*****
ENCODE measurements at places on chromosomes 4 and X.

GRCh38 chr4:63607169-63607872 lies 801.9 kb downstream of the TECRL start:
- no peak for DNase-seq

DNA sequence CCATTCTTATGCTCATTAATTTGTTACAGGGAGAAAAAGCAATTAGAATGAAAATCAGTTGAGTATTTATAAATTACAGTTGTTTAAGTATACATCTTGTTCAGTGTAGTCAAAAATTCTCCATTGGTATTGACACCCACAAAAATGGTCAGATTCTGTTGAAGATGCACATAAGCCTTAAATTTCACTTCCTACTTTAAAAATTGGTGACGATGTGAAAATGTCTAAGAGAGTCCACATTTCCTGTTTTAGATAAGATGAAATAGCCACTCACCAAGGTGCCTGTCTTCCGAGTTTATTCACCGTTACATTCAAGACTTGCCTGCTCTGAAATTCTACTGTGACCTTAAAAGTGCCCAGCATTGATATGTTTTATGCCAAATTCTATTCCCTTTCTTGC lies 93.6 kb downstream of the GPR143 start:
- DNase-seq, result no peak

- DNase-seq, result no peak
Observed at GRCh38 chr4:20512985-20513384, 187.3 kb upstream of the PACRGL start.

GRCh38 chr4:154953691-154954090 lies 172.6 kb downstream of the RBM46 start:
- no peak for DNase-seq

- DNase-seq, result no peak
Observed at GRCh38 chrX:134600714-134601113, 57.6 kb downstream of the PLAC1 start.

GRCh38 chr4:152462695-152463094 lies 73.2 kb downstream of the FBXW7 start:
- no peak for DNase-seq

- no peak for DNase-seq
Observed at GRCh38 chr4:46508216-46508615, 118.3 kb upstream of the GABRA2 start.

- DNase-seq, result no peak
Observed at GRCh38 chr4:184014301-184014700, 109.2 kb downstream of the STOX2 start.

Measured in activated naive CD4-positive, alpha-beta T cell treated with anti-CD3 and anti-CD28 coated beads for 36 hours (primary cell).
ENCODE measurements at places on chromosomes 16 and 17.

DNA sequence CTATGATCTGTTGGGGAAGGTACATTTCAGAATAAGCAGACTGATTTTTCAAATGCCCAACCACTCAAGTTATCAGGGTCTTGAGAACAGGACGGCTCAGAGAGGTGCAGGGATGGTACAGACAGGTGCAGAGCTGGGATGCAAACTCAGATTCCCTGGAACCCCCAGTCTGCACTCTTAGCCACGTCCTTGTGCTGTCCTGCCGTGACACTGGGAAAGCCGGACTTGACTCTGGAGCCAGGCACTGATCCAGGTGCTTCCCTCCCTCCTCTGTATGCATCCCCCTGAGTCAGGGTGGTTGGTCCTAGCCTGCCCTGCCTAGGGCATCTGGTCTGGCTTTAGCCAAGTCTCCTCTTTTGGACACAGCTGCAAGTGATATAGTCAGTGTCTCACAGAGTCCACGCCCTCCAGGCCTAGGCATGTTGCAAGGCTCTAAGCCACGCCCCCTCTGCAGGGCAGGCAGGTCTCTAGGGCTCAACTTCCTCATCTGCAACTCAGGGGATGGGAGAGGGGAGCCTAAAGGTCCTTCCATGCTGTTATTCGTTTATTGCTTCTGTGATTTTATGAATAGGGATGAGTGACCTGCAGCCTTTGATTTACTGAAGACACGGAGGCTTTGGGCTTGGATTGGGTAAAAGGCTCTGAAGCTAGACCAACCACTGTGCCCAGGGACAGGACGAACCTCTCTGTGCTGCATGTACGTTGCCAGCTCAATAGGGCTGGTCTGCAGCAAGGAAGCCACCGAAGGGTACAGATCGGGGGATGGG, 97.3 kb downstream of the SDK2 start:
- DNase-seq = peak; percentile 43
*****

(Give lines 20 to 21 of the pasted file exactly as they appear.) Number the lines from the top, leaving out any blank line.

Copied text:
DNA sequence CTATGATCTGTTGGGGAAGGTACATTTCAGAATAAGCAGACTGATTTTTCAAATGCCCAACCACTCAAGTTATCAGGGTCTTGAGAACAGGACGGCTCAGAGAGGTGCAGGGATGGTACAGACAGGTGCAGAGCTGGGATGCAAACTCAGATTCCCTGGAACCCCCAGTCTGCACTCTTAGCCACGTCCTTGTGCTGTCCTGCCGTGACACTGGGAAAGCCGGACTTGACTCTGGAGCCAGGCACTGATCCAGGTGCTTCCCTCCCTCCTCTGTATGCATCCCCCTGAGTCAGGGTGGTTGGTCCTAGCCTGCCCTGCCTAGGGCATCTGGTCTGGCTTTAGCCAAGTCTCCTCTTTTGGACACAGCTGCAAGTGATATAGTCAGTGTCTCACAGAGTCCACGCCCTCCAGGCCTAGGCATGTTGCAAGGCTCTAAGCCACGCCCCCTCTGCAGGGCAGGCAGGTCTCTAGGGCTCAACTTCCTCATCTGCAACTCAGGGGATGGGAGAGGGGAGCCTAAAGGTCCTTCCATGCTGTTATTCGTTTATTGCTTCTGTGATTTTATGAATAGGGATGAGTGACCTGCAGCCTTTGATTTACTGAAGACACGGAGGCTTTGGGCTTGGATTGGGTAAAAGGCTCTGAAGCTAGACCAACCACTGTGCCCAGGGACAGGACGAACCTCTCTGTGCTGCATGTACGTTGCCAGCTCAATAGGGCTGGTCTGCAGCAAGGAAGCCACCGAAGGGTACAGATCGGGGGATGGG, 97.3 kb downstream of the SDK2 start:
- DNase-seq = peak; percentile 43